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Plant Something Bee-eautiful Grants Available For This Fall!

We’re happy to announce Plant Something Bee-eautiful, a new program that will beautify Massachusetts communities while also benefiting pollinators. Five $500 grants will be awarded to support the planting of pollinator-friendly plants and trees in public spaces.

Bees and other pollinators are in serious decline around the world. According to the Pollinator Project, the monarch butterfly population has declined by 90% over the past 20 years. Pollinators, including 20,000 species of wild bees, contribute to the growth of fruit, vegetables, and flowering plants. Plants that depend on pollination make up 35 percent of global crop production volume with a value of as much as $577 billion a year*. 

The decline of pollinators is caused by habitat destruction, the overuse of pesticides that include neonicotinoids, farming practices that eliminate patches of wildflowers and cover crops, parasites and pathogens, as well as climate change.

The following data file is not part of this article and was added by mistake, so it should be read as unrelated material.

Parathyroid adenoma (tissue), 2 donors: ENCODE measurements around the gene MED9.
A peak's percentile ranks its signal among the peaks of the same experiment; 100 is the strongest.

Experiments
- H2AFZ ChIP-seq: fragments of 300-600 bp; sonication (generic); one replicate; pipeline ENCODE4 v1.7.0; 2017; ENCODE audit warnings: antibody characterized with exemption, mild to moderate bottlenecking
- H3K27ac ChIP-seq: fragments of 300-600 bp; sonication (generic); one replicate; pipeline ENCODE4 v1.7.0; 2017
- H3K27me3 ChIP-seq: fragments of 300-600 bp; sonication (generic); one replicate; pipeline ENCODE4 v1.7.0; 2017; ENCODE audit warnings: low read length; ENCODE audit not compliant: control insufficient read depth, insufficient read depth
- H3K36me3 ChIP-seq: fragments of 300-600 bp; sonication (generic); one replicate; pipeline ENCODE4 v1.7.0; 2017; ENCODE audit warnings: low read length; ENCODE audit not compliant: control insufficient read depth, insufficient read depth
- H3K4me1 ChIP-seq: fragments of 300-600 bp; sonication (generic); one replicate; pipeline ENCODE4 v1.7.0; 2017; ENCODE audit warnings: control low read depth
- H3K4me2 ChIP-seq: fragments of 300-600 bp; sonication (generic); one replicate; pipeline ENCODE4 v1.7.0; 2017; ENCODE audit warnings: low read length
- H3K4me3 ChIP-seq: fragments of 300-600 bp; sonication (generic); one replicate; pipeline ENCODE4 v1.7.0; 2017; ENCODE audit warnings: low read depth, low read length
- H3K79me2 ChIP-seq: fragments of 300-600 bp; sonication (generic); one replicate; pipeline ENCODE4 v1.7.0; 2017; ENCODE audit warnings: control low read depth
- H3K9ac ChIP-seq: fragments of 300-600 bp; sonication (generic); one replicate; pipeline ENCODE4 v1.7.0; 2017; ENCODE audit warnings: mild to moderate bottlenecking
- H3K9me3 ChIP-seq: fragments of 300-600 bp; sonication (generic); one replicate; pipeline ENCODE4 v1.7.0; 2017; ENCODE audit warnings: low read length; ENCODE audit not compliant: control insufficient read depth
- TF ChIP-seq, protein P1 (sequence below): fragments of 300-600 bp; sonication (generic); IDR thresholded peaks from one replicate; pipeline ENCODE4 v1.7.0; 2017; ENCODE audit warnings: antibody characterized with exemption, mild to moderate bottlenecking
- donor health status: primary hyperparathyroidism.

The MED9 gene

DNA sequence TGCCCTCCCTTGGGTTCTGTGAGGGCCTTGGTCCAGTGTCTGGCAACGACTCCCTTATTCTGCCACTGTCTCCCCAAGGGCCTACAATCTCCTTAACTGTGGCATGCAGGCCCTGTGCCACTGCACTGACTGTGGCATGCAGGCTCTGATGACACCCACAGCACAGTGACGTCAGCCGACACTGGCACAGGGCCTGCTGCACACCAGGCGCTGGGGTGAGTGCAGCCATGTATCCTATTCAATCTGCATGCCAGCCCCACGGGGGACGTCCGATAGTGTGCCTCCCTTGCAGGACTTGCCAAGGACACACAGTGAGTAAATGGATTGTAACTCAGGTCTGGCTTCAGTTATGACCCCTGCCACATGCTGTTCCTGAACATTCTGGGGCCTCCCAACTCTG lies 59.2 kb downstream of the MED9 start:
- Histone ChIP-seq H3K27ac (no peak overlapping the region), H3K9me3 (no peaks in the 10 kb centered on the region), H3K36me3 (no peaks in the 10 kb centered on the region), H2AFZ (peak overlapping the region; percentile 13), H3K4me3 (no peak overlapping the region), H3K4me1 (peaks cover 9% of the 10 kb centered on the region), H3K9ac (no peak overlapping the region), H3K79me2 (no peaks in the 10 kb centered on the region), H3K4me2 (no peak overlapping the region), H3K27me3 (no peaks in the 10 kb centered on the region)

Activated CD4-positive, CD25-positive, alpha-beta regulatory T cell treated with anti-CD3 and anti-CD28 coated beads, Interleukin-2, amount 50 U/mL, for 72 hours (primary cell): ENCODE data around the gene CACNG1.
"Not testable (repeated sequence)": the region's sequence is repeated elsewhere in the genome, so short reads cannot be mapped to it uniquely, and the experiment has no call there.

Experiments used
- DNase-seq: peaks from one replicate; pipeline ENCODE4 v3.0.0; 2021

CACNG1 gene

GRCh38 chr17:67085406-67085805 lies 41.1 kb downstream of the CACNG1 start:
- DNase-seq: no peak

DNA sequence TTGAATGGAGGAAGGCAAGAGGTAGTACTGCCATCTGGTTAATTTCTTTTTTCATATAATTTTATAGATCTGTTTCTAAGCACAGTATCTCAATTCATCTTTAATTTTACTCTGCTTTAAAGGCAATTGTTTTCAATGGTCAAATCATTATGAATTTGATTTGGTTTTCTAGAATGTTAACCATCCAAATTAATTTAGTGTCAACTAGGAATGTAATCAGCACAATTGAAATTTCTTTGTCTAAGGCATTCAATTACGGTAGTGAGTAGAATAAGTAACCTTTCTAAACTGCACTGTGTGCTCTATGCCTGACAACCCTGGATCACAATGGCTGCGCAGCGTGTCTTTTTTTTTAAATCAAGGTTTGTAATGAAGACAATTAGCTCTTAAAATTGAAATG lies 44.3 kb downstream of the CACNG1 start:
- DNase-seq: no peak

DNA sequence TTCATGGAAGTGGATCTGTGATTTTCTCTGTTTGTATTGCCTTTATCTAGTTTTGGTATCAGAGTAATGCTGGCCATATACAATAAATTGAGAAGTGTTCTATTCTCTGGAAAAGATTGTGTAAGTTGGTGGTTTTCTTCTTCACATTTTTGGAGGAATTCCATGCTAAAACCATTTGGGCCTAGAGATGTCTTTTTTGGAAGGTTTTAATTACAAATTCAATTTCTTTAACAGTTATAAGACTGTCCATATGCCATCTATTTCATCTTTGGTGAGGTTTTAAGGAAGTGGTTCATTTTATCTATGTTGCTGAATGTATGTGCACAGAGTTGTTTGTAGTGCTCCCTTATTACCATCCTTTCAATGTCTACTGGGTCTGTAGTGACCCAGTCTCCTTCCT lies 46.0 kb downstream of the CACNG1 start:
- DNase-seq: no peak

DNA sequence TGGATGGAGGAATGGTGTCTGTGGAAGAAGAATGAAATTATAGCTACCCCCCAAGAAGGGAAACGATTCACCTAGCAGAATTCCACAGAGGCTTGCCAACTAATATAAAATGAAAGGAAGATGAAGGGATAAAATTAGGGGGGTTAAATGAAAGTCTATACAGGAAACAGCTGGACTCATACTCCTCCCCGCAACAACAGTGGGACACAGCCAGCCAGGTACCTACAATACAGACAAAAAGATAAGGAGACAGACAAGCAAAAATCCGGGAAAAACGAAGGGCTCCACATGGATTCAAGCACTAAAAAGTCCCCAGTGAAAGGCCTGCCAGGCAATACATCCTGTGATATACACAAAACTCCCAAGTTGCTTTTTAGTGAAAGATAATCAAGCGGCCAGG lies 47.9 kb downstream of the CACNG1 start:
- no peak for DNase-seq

Planting pollinator-friendly plants not only helps provide habitat for pollinators, but it can also help beautify public spaces here in Massachusetts.

Four of the five grants available from this year’s Plant Something Bee-eautiful program are open only to dues-paying Keep Massachusetts Beautiful chapters. One $500 grant will be awarded to a non-KMB-affiliated Massachusetts nonprofit organization or municipal committee. To submit a grant request, email us with the following information:

  • Your organization’s name and contact information
  •  An overview of your public planting project (500 words or less)
  • Explain what you plan to plant (download the Pollinator Partnership's pollinator planting guide) 
  • Explain how you plan to maintain your public space in the years to come
  • Provide a detailed estimate of how you will spend the $500 grant

The deadline for submitting grants is September 6 and grants will be awarded by September 20, just in time for the fall planting season!

* Decline of Pollinators Poses Threat to World Food Supply, Report Says, New York Times, February 26, 2016.